Ad. draft-perfect grammar.

Ad. draft-perfect grammar.

There are three Adûnaic verb forms appearing in the first draft of the Lament of Akallabêth that share two common characteristics: (1) their last vowel is -i and (2) they have an augment: a repeated stem vowel prefixed to the verb. The examples are:

These two traits resemble how the Quenya perfect tense is formed: with a vowel augment and with a final -ië suffix (e.g. Q. tuv-utúvië). I believe all three of these examples belong to the similar verb tense, which I label the “draft-perfect”. I believe that the past and draft-perfect tenses serve the same role in the draft of the Lament that the aorist and past tenses do in the final version of the Lament.

As noted elsewhere (SD/439), in the Adûnaic grammar of the later versions of the Lament, the aorist tense can function as a past tense in historical narratives, so that the past tense functions as the pluperfect. This usage is largely consistent with the past and draft-perfect use in the first draft of the Lament. Many of the first draft’s past forms changed to aorist forms in the second draft. Similarly, many of the first draft’s “perfect” forms changed to past tense:

  First draft Second draft Verb Development
S1 Kadō zigūrun zabathān unekkū Kadō zigūrun zabathān unakkha past >> past
S2 ēruhīn udūbanim dalad ugrus ēruhīnim dubbudam ugru-dalad perfect >> past
S4 bārun-adūnō rakkhatū kamāt sōbēthumā eruvō bārun an-adūn {urahhata >>} urahta dāira sāibēth-mā ēruvō past >> past >> aorist
S5 azrē nai phurrusim akhās-ada azrīya du-phursā akhāsada past >> aorist
S6 anadūni akallabi anadūnē zīrān {hikallaba >>} hikalba perfect >> past >> aorist
S11 adūn batān akhaini ezendi adūn batān ēluk izindi yadda perfect >> past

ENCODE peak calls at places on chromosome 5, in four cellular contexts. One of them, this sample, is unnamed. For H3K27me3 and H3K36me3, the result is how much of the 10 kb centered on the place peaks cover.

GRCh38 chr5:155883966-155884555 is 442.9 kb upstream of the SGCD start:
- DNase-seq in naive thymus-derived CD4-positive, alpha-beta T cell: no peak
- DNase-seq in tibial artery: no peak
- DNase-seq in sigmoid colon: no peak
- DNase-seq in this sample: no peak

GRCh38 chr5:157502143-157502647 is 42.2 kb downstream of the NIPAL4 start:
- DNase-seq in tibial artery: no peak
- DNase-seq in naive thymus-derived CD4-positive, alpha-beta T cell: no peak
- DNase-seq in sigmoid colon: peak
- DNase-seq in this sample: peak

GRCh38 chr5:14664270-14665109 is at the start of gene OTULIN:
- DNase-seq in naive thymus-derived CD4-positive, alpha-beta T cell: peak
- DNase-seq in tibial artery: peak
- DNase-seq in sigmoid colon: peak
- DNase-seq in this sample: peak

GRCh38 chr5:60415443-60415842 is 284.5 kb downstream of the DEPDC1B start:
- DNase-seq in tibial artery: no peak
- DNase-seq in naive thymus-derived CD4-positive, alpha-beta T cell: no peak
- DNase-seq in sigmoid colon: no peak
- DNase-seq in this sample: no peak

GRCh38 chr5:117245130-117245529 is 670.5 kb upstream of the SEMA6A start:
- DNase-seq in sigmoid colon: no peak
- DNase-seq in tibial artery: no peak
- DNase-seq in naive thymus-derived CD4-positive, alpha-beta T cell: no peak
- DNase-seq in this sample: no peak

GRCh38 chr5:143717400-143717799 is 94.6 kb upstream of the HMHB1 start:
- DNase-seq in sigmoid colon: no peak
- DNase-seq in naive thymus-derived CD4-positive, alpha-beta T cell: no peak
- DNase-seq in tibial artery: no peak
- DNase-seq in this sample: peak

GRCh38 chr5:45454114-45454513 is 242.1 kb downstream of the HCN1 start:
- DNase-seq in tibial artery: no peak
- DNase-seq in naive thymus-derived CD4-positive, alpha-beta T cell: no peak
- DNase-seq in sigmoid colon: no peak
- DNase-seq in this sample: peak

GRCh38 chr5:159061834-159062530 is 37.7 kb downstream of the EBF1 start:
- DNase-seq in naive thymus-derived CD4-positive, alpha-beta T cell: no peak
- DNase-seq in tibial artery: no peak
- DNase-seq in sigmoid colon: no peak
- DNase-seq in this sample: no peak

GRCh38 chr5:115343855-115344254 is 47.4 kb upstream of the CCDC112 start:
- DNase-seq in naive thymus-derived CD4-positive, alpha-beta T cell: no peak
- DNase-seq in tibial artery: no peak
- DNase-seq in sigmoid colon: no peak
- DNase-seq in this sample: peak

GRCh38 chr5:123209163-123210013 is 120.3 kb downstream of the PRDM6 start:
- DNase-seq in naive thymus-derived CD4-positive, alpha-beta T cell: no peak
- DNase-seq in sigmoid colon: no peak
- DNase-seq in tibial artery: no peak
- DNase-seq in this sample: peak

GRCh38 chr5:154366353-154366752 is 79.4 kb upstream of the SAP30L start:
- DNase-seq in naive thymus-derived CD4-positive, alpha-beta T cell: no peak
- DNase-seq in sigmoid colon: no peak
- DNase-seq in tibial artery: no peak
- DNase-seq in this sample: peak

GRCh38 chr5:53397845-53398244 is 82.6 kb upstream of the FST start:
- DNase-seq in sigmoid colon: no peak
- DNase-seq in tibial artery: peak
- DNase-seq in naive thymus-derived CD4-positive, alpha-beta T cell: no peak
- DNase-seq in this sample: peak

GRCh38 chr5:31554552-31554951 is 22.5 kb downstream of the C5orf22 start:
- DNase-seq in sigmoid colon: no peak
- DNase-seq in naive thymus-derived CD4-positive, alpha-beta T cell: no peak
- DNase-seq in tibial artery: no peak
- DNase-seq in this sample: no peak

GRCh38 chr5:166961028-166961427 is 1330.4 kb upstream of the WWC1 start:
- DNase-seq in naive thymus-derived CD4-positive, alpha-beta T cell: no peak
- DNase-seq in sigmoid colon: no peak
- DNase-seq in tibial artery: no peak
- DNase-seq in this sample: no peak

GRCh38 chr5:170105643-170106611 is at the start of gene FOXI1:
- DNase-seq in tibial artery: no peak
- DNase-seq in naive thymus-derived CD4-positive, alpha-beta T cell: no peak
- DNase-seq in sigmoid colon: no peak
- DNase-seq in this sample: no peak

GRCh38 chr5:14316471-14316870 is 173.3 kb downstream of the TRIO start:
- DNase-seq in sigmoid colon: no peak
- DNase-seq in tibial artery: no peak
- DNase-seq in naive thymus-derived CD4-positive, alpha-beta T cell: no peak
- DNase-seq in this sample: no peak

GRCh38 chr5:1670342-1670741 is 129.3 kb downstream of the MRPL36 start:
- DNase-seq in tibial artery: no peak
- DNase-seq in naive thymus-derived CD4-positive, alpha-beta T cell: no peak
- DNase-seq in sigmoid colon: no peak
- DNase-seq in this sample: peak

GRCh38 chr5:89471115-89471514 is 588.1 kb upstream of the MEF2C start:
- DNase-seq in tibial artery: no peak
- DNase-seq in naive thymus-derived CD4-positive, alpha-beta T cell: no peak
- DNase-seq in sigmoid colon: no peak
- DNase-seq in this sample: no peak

This pattern of changes is not entirely consistent. The first sentence remained in the past tense. The fourth sentence also initially remained in the past in the second draft before changing to the aorist. The sixth sentence changed all the way from the perfect to the past to the aorist (and Tolkien continued to vacillated between the past and aorist tenses in later versions). There is enough of a pattern, though, to indicate that all three draft “perfect” forms served a similar grammatical function as the later use of the past tense.

Other Theories

I haven’t seen anyone present a theory for these verb forms quite like mine, but Andreas Moehn did note (LGtAG) that the initial a- values in akhaini and akallabi might mark the completion of a process. Carl Hostetter and Patrick Wynne suggested something similar but only for akallabi (VSH/37). All these authors generally analyse the vowel prefixes in these first draft verbs as singular pronouns: neuter in the case of a- and masculine in the case of u-.

It is clear that draft Adûnaic used pronominal prefixes: the initial u- in the verb unekkū “he-came” appearing in the first sentence is certainly the pronoun “he”. I think, however, that it is the only instance of a pronoun in the first draft of the Lament, as it is the only verb with an explicit pronominal gloss. The a- in akhaini could possibly be a neuter singular pronoun “it” matching its subject “road”, but the u- in udūbanim should be plural yu- or ya- “they” to match “Númenóreans” and the a- in akallabi should be feminine hi- “she” to match its subject anadūni “Númenor” (the names of Númenor were elsewhere consistently feminine).

For this reason, I don’t thinks the theory that “all verbal prefixes were pronouns” fits the first draft of the Lament very well, even though such prefixes consistently function as pronouns in later versions. Carl Hostetter and Patrick Wynne do make some interesting suggestions (VSH/34) about the possible past-tense function of the -n- appearing in akhaini, udūbanim and azgaranādu, but these ideas are not incompatible with my theory that “verbal prefixes can be augments of a perfect tense”.

All these arguments are quite pedantic and extremely speculative (including my own), since they apply only to the rejected draft form of the Adûnaic language, for which very little information is available. I only discussed them at such length because they have interesting correlations to the functions of the aorist and past tenses in later versions of Adûnaic grammar.

Examples (draft-perfect)
akhaini “lay” [← #khay-] biconsonantal-verb draft ✧ SD/312
akallabi “fell in ruin” [← kalab-] triconsonantal-verb draft ✧ SD/311
udūbanim “fell” [← dubud-] triconsonantal-verb plural draft ✧ SD/311

Element In